Tuesday, July 8

It was much more of a rush to make our 11:53 Eurostar train to Paris than we anticipated. Our days have been very busy, and everyone likes sleeping in. We also had several last minute things to take care of (getting rid of all our excess English pounds, running to the Post Office, etc.). Finally, after one last English breakfast, we all made one last walk down Edgeware Road to take the Tube to Waterloo Station where we could catch the train to Paris.

The Eurostar was a much bigger production than we realized. We should have reserved tickets in advance to get a better fare - this was very expensive. The whole check-in and security process is similar to getting on a plane - not what we expected. The ride on the train was fine - it definitely goes much faster after it crosses under the English Channel into France. We were told that's because the tracks in France are much better.

We arrived in Paris at around 4:00 PM local time. The train station was packed, and we waited in line for a taxi to our hotel. The difference in climate was noticeable as soon as we went outside - it was much warmer than any of the days we had spent in London.

After settling in at the hotel, we left for the evening. Paula and I have a tradition as part of our travel routine that we often kid ourselves about. Our first day anywhere always seems to end up being an unbelievably busy one - this was no exception!

Our hotel (Hotel Louvre Rivoli) is centrally located right by the Louvre, so we immediately walked to the Louvre and turned up the Rue Rivoli. Kids in tow, we walked up to the Place de la Concorde and took in the views both back along the Jardin des Tuileries (with the Louvre in the distance) and up along the Champs des Elysees. This was Paris as Paula and I remembered it - we were very excited for the kids to experience the beauty and to take in the exciting atmosphere.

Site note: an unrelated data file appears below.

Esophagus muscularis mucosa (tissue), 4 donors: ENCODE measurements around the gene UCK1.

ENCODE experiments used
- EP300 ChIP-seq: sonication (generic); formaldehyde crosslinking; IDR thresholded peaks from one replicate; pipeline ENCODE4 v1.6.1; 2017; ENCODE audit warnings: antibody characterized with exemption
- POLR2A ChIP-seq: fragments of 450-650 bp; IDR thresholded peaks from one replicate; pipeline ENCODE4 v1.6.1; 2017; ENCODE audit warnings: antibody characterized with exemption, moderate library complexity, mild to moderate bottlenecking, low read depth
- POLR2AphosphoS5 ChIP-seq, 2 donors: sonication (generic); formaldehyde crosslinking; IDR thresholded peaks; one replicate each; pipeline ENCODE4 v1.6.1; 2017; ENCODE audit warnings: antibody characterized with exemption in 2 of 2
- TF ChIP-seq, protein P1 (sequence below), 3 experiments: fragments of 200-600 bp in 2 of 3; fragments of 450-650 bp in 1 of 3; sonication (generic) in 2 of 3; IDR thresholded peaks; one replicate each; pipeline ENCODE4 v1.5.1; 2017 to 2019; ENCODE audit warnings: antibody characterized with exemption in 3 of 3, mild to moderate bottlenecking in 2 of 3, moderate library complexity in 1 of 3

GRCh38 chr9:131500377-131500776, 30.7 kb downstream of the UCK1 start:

We then proceeded to the Champs des Elysees in search of dinner - none of us had eaten since our late breakfast, so we were eager to find an outdoor café where we could enjoy our first meal and people-watch. On both sides of the street, they're putting up temporary bleachers in preparation for Bastille day next week - it looked like there were thousands of seats already up, with a long way still to go. After some searching for food (we didn't realize that the restaurants are generally on the south side), we found a nice outdoor café and enjoyed a leisurely meal before continuing our walk toward the Arc de Triomphe. The Champs des Elysees was bustling with activity - it was fun for the kids to see the variety of people, stores and restaurants. David especially enjoyed walking into the Renault dealership and seeing their latest inventions - electric cars with all kinds of gadgets including cameras that provide the driver with a full view behind.

We walked to the Arc de Triomphe and viewed the Tomb of the Unknown Soldier. There are 12 roads that converge here, making this the busiest "roundabout" in the world. The Arc was started by Napoleon in 1806 as a tribute to his battle victories, and was finished in 1836. The view from the top of the Arc was spectacular (Paula and I didn't remember being able to do this when we were here before). It was a beautiful evening, and we spent close to two hours on top, taking in the view and watching the sunset. The view of the Eiffel Tower was great, and we enjoyed seeing it change as it became lit as the evening progressed. The sun didn't set until 9:45, and at precisely 10:00 the Tower became lit in a sparkling display that was really exciting - this lasted only a brief 10 minutes - we assume that this is a show that's put on each night at this time.

Finally, we left the Arc at 10:30 and walked back down the Champs des Elysees to catch a Metro back to our hotel. We topped off our evening with some ice cream, and all crashed back at the hotel - totally exhausted! A typical first day for us…. ~Steve

Distance Walked: 5.25 miles




























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